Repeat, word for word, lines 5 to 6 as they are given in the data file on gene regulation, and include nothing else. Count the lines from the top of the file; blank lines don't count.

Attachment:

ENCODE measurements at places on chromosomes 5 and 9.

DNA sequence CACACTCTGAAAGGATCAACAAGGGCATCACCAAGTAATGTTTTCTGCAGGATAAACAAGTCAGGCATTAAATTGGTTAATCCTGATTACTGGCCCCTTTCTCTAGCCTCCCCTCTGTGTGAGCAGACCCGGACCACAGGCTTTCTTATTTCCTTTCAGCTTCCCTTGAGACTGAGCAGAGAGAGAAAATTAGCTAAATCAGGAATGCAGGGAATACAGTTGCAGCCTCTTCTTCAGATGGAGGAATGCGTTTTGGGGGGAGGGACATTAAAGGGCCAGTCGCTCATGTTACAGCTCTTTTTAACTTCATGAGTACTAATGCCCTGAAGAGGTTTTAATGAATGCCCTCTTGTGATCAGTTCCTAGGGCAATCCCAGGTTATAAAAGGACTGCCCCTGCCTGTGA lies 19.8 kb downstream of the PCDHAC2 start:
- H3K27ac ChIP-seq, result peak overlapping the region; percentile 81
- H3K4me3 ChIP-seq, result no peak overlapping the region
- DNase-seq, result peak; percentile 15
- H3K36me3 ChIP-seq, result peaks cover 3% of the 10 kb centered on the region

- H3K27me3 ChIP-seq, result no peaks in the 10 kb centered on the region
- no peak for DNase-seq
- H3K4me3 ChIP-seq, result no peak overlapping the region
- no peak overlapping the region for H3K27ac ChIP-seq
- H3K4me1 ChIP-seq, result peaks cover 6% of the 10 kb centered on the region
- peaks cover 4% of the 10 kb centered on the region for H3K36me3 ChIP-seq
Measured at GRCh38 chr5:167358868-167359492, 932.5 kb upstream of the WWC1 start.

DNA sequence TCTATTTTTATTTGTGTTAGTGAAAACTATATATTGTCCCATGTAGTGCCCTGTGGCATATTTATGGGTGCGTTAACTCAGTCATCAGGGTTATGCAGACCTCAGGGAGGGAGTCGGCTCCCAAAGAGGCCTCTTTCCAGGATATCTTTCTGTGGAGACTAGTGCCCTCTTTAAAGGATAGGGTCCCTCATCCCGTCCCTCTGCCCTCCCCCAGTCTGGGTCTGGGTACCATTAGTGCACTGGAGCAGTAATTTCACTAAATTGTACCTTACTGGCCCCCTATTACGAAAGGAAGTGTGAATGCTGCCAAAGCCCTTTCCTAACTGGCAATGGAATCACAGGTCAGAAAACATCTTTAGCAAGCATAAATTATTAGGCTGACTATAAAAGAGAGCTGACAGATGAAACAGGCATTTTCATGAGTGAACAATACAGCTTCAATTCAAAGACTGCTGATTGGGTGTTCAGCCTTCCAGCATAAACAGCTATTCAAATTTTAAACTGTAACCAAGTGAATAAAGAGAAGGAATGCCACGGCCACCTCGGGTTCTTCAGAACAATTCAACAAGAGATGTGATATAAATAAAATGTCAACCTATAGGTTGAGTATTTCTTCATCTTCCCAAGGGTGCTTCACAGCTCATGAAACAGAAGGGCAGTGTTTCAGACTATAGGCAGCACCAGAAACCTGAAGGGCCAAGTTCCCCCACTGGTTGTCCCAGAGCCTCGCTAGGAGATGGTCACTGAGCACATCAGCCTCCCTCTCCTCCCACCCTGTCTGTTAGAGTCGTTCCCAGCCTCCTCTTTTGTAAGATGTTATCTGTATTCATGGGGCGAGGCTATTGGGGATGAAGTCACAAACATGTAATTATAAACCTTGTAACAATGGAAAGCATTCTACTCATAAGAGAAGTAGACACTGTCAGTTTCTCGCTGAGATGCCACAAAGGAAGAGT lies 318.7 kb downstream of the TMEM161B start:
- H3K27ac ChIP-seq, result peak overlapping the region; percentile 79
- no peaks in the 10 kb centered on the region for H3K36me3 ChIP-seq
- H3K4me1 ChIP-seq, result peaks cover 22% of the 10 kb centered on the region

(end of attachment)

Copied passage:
- DNase-seq, result peak; percentile 15
- H3K36me3 ChIP-seq, result peaks cover 3% of the 10 kb centered on the region